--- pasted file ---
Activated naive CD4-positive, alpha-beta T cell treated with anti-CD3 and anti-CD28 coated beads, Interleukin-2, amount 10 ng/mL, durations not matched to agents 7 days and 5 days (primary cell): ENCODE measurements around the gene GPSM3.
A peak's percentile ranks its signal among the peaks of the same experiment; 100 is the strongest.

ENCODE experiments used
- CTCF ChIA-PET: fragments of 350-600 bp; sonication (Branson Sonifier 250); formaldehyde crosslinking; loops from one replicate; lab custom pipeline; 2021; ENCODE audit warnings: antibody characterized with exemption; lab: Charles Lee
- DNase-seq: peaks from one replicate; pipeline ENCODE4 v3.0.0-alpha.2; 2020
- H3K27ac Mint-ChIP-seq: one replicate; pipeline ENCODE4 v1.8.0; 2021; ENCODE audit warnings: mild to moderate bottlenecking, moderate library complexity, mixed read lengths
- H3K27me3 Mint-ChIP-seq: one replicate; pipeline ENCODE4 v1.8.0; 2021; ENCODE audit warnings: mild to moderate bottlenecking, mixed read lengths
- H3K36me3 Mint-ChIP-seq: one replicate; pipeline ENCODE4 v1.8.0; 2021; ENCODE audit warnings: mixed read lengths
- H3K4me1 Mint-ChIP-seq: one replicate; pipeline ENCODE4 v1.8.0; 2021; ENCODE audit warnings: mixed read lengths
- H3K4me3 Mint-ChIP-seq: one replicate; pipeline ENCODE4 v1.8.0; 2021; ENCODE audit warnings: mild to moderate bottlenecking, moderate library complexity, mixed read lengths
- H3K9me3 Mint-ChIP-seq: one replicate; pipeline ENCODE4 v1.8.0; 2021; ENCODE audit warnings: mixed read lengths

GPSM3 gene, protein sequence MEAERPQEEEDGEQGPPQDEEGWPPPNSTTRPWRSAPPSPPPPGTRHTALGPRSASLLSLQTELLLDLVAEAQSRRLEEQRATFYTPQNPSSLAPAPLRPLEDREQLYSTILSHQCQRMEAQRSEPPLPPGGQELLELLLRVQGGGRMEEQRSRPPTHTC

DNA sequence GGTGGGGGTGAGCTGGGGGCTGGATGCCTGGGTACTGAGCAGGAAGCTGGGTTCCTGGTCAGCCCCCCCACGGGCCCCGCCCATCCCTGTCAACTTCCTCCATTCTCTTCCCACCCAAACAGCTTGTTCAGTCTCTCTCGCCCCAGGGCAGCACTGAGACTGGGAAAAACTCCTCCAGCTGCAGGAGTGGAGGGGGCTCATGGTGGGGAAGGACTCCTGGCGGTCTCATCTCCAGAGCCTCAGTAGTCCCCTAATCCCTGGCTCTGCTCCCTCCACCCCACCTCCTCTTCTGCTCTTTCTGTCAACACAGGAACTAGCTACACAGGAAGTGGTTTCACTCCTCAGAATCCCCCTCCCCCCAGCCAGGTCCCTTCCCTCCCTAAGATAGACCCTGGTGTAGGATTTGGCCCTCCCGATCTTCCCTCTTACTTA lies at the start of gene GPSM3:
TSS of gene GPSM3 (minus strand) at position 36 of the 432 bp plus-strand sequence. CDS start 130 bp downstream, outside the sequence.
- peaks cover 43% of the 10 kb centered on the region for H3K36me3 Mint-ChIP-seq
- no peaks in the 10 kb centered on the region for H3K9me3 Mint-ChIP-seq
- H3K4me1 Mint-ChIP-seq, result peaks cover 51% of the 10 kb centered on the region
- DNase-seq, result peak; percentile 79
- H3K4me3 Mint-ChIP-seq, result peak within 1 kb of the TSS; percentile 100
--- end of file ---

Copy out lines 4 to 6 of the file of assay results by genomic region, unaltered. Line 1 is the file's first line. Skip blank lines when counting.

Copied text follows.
- CTCF ChIA-PET: fragments of 350-600 bp; sonication (Branson Sonifier 250); formaldehyde crosslinking; loops from one replicate; lab custom pipeline; 2021; ENCODE audit warnings: antibody characterized with exemption; lab: Charles Lee
- DNase-seq: peaks from one replicate; pipeline ENCODE4 v3.0.0-alpha.2; 2020
- H3K27ac Mint-ChIP-seq: one replicate; pipeline ENCODE4 v1.8.0; 2021; ENCODE audit warnings: mild to moderate bottlenecking, moderate library complexity, mixed read lengths